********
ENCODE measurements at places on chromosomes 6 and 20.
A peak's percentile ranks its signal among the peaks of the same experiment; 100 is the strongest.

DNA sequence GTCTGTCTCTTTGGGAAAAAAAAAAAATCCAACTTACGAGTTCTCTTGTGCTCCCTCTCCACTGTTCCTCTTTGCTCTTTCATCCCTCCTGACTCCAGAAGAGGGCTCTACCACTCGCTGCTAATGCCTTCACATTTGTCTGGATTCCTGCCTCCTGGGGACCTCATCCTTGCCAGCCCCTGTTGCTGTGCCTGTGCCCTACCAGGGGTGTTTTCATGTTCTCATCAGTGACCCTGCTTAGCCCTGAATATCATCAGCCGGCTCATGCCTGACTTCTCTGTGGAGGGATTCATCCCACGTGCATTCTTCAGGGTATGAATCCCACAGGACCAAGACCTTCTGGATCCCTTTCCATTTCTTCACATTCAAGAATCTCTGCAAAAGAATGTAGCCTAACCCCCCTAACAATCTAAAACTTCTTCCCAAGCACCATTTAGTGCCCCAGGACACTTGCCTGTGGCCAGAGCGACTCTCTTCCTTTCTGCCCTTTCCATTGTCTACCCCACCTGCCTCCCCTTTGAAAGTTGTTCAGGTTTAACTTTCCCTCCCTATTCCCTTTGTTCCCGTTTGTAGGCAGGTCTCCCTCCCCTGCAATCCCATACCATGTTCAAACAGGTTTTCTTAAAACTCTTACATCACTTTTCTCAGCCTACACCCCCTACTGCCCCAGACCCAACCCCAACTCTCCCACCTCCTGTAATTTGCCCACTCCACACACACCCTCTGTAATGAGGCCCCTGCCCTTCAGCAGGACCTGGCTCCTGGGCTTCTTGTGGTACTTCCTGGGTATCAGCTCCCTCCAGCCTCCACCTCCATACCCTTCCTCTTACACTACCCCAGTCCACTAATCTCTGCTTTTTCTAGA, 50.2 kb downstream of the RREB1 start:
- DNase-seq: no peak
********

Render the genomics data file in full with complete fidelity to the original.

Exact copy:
ENCODE measurements at places on chromosomes 6 and 20.
A peak's percentile ranks its signal among the peaks of the same experiment; 100 is the strongest.

DNA sequence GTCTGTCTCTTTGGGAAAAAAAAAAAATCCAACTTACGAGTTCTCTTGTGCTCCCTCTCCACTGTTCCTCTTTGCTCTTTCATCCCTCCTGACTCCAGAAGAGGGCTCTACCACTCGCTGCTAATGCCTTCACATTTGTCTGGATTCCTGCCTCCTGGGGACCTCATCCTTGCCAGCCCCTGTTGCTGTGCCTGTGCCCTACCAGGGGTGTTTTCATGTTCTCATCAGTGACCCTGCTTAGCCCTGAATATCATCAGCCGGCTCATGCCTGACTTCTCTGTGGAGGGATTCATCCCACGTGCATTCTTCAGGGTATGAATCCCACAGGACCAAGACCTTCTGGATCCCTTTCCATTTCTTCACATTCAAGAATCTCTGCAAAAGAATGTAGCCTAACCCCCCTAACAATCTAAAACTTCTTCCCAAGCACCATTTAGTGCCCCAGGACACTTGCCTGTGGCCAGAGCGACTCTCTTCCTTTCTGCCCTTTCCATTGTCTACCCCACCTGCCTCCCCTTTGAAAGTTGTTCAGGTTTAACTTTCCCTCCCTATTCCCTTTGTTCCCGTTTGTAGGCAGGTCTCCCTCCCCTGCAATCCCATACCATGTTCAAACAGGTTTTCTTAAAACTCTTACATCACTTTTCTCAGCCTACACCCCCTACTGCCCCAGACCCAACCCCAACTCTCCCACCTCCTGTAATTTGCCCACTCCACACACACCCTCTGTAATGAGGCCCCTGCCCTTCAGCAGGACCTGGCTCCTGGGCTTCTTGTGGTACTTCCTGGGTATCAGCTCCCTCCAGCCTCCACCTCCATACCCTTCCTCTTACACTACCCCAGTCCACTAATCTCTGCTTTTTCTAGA, 50.2 kb downstream of the RREB1 start:
- DNase-seq: no peak